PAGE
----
Contact Lens Wear Schedules

Another very important aspect of contact lens wear is the wear schedule, or the amount of time a contact lens is worn. If contact lenses are overworn, it can drastically affect the comfort and vision of your contact lenses, as well as the health of your eyes.

Each brand of contact lens is made and specifically tested for use over a certain period of time. If it is used for longer than what is recommended, it can potentially cause harm or at least discomfort to your eyes.

Your eye care practitioner will recommend how many hours per day you can wear your lenses, and how frequently to replace them.

Sticking to your wear schedule can greatly improve your experience with contact lenses if you are having difficulties with comfort, dryness and redness.

Over-wearing accidentally

Many people overwear their contact lenses. Often times, it is a simple mistake, as is explained in the following example.

A patient complains that her contact lenses are not lasting as long as she expects them to. After a bit of discussion, we realize that when she started out wearing contact lenses, her optometrist told her that since she was only wearing them part time (3-4 days per week), she could keep one pair of Oasys for one month. As time went by, she started wearing her contacts more often, up to almost 7 days per week. She is still expecting these same lenses to last a month, even though she is wearing them twice as often.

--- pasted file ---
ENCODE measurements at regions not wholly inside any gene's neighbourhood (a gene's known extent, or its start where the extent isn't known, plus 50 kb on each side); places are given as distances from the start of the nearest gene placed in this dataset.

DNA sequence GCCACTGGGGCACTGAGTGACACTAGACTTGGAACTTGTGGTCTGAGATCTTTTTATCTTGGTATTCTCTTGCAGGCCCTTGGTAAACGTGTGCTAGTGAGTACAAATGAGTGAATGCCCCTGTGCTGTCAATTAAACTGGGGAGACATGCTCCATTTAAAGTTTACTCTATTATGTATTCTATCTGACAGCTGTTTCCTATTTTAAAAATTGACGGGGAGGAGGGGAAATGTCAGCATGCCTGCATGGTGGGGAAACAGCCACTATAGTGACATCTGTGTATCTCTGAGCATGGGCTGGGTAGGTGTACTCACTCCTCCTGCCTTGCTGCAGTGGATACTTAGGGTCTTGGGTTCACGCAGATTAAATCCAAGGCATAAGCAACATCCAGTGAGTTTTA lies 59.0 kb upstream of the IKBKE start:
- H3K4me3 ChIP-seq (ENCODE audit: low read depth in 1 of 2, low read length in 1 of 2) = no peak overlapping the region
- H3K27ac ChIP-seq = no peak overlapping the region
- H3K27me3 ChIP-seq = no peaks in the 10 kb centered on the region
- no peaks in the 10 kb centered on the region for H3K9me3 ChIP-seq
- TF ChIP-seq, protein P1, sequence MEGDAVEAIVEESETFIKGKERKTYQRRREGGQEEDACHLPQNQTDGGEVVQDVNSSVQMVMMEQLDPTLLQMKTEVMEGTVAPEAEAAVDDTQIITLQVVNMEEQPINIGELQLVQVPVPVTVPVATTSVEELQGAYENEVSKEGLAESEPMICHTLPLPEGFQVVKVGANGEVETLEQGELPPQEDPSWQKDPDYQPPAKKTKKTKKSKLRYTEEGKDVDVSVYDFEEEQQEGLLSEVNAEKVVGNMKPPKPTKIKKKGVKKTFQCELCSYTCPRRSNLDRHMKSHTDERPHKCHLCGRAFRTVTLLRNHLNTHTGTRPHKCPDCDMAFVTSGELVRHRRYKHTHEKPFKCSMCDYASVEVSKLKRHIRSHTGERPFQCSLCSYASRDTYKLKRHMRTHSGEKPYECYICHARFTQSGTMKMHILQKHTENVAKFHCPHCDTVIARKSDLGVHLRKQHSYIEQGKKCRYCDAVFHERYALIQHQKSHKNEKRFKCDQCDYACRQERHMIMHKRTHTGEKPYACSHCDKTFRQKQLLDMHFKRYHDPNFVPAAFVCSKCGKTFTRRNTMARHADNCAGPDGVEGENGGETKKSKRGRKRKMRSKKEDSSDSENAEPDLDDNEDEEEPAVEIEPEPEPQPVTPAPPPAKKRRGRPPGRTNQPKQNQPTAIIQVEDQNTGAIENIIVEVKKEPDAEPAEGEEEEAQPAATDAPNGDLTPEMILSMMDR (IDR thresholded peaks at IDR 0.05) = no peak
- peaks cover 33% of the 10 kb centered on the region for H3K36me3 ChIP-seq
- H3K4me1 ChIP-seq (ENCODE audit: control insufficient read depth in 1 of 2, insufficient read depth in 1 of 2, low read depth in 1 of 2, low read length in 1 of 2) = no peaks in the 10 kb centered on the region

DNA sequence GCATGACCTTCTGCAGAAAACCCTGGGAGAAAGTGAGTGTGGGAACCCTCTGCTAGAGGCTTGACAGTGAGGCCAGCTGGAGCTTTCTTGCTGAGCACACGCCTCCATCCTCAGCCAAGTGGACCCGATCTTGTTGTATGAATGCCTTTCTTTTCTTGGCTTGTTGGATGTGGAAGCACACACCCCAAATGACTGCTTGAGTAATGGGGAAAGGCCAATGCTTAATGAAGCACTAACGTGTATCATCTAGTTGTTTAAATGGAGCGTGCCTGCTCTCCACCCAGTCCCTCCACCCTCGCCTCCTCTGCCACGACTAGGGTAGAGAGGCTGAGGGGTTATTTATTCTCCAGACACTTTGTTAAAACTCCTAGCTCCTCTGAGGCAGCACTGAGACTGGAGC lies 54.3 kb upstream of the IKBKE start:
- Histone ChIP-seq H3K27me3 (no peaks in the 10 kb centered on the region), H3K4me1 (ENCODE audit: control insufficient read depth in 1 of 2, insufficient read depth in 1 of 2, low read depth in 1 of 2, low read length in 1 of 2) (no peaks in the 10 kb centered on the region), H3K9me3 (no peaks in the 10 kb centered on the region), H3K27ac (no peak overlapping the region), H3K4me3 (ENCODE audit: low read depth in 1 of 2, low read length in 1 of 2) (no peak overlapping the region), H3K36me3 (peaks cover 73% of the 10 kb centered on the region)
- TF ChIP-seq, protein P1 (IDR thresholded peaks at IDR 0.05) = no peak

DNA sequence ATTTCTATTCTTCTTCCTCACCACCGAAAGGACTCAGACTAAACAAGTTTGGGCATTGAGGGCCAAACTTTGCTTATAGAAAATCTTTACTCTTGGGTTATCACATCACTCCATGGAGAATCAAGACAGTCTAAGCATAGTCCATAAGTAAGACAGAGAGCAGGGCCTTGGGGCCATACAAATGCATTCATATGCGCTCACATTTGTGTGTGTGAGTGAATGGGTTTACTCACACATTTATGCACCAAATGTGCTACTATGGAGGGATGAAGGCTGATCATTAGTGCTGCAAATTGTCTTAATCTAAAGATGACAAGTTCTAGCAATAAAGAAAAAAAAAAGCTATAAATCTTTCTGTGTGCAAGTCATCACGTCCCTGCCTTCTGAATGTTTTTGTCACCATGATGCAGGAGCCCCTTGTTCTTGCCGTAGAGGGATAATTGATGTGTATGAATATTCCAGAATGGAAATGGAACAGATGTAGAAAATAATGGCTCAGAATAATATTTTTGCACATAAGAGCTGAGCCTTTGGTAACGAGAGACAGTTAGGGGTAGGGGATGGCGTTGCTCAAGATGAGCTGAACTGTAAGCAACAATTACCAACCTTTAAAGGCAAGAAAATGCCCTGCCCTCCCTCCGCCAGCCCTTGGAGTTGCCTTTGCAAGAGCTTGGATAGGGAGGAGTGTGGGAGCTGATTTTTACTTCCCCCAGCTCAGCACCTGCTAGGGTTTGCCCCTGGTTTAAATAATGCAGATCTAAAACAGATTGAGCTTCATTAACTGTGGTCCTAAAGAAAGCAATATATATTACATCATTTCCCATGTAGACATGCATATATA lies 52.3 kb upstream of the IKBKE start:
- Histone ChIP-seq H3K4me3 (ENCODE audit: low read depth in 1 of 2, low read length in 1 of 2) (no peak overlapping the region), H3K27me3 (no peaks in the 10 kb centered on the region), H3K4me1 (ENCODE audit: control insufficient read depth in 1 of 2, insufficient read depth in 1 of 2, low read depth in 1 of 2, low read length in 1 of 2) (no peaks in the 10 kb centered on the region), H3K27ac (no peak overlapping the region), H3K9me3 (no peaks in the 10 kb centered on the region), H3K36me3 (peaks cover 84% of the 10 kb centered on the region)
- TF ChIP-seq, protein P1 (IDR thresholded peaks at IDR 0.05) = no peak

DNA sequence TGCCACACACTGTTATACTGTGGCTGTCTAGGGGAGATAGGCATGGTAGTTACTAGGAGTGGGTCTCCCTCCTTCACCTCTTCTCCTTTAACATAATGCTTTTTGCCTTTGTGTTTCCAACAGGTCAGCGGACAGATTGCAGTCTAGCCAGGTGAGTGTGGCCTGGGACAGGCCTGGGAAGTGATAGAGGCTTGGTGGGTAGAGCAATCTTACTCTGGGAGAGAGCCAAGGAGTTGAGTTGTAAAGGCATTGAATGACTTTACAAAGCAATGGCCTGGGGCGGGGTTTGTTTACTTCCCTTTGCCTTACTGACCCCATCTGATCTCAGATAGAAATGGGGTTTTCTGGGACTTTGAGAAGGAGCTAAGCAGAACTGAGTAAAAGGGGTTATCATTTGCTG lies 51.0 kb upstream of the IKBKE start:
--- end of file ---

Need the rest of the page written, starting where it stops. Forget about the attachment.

Acuvue Oasys are recommended by the manufacturer to be replaced every two weeks, even when they are only being worn part time. Their recommendation is that if you aren't wearing contacts very often, you should be in a daily disposable such as an Acuvue One Day Moist.

Deliberately over-wearing

Sometimes, people think they can extend the life of their contact lenses to be frugal. This is not an acceptable practise from a health standpoint.

Deliberately over wearing contact lenses contributes to the following:

  • Eye infections
  • Dry eye
  • Hypoxia, or a reduced amount of oxygen to the eye
  • Worsening of the prescription
  • Increased redness
  • Blood vessels growing into the cornea, where they don't belong

Most people are trying to be more health conscious these days.

For example, we...

  • go on diets
  • buy organic food
  • buy bottled water instead of drinking tap water
  • take vitamins and supplements- go to a gym to work out
  • go to a gym to work out

All of these things cost money... So why would this same person try to SAVE money by extending the life of his contacts, and in the process risk harming his eyes?

Return to Contact Lens Care from Wear Schedule

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